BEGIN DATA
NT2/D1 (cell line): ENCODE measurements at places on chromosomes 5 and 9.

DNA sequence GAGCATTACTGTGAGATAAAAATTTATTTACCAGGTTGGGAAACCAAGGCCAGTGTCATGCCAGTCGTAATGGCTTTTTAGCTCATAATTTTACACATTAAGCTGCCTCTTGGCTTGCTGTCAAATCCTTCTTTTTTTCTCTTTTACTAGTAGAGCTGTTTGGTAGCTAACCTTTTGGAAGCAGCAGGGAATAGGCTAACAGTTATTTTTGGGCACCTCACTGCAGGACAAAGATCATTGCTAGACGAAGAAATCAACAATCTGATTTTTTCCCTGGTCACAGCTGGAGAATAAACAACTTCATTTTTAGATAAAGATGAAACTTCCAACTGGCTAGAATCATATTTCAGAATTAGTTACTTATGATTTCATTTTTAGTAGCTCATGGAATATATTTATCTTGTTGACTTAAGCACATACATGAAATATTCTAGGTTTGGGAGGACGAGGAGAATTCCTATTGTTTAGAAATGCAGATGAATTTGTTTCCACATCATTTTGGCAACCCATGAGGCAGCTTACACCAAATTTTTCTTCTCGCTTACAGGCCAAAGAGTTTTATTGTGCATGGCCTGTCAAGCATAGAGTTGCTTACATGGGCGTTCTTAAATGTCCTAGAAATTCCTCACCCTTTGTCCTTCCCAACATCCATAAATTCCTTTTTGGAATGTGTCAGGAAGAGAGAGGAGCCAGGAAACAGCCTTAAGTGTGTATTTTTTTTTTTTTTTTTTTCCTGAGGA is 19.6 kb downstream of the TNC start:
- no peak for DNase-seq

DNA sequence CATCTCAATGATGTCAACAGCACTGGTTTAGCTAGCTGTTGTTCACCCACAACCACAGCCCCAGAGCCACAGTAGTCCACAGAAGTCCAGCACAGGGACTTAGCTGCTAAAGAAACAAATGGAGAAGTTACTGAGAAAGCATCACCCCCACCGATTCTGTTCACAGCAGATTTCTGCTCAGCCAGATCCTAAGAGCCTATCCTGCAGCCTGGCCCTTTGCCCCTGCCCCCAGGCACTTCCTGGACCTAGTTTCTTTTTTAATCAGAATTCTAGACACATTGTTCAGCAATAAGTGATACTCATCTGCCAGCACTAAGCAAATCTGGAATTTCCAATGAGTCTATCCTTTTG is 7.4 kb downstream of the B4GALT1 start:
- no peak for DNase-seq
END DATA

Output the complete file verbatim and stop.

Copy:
NT2/D1 (cell line): ENCODE measurements at places on chromosomes 5 and 9.

DNA sequence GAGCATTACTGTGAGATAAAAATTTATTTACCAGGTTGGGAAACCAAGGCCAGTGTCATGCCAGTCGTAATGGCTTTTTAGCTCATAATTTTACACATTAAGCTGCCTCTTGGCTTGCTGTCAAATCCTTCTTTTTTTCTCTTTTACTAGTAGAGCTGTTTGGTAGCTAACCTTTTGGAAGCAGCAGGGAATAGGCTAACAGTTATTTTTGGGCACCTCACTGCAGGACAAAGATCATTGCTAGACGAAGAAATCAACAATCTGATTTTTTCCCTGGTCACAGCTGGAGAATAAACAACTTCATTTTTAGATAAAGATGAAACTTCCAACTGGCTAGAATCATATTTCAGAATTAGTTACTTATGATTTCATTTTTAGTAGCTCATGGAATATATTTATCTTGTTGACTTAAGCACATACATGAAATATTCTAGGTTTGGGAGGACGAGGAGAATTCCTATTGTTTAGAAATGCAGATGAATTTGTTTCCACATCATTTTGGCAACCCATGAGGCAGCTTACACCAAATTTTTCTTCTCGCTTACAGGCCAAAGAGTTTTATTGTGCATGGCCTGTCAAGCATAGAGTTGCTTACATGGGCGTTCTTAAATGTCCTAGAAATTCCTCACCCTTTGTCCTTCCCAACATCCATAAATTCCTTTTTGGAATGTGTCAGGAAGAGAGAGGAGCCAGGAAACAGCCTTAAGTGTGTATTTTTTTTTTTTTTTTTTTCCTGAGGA is 19.6 kb downstream of the TNC start:
- no peak for DNase-seq

DNA sequence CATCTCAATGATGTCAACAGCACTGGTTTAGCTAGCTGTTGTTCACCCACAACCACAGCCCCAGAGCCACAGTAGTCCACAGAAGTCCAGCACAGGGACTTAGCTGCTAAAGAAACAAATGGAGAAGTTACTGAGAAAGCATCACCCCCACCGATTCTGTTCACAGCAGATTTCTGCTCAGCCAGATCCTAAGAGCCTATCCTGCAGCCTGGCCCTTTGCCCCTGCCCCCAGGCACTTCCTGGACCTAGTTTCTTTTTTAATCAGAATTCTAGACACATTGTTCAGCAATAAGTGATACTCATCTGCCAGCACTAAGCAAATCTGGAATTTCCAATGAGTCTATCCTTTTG is 7.4 kb downstream of the B4GALT1 start:
- no peak for DNase-seq